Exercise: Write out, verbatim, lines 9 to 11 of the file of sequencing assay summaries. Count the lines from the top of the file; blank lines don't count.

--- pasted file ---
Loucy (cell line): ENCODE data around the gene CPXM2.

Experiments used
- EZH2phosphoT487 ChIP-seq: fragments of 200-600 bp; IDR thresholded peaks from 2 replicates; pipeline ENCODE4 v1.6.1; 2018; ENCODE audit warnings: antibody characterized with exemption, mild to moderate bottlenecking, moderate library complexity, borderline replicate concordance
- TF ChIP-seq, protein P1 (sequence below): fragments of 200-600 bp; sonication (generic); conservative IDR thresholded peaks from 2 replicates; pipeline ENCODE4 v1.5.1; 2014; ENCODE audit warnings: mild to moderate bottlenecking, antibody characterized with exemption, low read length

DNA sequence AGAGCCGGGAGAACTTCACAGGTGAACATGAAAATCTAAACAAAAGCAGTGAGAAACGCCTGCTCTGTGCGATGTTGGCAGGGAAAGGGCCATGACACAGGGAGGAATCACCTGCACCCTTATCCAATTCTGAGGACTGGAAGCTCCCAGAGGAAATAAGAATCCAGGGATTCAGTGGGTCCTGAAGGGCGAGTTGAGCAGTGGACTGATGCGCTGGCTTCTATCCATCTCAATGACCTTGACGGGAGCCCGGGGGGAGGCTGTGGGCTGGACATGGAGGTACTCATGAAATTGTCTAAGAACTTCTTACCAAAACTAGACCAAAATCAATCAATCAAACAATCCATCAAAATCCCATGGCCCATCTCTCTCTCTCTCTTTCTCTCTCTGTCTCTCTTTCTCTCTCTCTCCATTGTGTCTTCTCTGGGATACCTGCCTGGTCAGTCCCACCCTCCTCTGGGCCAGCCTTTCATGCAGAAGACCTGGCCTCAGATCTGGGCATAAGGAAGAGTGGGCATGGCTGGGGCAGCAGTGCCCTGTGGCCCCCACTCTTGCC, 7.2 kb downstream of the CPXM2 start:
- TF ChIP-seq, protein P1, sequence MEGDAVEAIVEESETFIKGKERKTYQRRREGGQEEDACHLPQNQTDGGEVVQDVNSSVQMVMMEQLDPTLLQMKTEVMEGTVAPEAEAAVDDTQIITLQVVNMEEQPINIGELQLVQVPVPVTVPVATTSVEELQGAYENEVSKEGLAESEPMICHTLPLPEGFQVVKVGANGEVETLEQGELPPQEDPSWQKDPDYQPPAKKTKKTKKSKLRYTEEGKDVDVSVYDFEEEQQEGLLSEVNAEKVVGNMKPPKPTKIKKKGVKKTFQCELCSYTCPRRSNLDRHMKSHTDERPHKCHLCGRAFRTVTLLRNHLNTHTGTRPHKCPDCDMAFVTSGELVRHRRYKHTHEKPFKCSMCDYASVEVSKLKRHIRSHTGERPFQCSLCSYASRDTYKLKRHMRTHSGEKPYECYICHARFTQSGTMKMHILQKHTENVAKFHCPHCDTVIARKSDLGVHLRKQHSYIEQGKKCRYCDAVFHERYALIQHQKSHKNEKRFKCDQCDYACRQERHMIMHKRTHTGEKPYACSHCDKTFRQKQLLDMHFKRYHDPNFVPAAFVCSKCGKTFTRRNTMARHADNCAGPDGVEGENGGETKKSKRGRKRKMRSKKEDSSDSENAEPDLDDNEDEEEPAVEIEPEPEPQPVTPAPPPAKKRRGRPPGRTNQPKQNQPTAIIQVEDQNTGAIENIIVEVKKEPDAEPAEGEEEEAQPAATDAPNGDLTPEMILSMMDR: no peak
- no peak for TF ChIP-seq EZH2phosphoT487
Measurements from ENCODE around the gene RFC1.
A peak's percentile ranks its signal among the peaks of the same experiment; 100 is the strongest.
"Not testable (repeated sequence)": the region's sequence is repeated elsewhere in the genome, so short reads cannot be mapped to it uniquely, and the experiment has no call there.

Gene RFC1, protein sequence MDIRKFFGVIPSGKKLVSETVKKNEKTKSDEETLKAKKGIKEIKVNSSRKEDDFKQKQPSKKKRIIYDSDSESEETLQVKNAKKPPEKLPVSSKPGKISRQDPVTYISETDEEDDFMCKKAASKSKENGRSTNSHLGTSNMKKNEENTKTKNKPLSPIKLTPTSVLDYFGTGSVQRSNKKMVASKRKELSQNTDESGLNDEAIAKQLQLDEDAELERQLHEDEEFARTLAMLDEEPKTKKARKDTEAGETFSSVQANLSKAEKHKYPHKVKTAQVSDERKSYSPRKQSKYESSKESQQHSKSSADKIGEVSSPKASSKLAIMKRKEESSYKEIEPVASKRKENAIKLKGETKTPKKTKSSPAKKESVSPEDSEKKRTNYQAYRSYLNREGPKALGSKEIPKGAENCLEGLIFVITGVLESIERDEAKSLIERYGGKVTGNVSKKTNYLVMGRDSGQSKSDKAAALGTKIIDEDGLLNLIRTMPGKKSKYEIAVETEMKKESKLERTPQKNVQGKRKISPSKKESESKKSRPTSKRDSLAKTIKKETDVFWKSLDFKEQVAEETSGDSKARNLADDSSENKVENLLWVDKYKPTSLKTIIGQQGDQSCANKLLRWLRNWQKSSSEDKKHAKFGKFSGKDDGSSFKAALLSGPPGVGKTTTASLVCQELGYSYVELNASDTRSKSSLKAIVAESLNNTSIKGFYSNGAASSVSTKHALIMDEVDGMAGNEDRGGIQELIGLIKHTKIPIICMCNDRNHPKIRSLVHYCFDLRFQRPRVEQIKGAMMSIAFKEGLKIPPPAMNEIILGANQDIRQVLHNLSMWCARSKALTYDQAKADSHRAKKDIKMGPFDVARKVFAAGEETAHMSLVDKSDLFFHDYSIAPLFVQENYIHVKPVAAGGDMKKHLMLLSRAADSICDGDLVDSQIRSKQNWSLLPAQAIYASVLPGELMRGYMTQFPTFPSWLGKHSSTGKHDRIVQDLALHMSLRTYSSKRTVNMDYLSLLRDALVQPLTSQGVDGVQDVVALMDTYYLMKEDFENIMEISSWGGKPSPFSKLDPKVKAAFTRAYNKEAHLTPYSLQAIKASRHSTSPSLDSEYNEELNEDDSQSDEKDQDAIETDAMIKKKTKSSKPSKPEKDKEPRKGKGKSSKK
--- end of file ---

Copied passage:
A peak's percentile ranks its signal among the peaks of the same experiment; 100 is the strongest.
"Not testable (repeated sequence)": the region's sequence is repeated elsewhere in the genome, so short reads cannot be mapped to it uniquely, and the experiment has no call there.

Gene RFC1, protein sequence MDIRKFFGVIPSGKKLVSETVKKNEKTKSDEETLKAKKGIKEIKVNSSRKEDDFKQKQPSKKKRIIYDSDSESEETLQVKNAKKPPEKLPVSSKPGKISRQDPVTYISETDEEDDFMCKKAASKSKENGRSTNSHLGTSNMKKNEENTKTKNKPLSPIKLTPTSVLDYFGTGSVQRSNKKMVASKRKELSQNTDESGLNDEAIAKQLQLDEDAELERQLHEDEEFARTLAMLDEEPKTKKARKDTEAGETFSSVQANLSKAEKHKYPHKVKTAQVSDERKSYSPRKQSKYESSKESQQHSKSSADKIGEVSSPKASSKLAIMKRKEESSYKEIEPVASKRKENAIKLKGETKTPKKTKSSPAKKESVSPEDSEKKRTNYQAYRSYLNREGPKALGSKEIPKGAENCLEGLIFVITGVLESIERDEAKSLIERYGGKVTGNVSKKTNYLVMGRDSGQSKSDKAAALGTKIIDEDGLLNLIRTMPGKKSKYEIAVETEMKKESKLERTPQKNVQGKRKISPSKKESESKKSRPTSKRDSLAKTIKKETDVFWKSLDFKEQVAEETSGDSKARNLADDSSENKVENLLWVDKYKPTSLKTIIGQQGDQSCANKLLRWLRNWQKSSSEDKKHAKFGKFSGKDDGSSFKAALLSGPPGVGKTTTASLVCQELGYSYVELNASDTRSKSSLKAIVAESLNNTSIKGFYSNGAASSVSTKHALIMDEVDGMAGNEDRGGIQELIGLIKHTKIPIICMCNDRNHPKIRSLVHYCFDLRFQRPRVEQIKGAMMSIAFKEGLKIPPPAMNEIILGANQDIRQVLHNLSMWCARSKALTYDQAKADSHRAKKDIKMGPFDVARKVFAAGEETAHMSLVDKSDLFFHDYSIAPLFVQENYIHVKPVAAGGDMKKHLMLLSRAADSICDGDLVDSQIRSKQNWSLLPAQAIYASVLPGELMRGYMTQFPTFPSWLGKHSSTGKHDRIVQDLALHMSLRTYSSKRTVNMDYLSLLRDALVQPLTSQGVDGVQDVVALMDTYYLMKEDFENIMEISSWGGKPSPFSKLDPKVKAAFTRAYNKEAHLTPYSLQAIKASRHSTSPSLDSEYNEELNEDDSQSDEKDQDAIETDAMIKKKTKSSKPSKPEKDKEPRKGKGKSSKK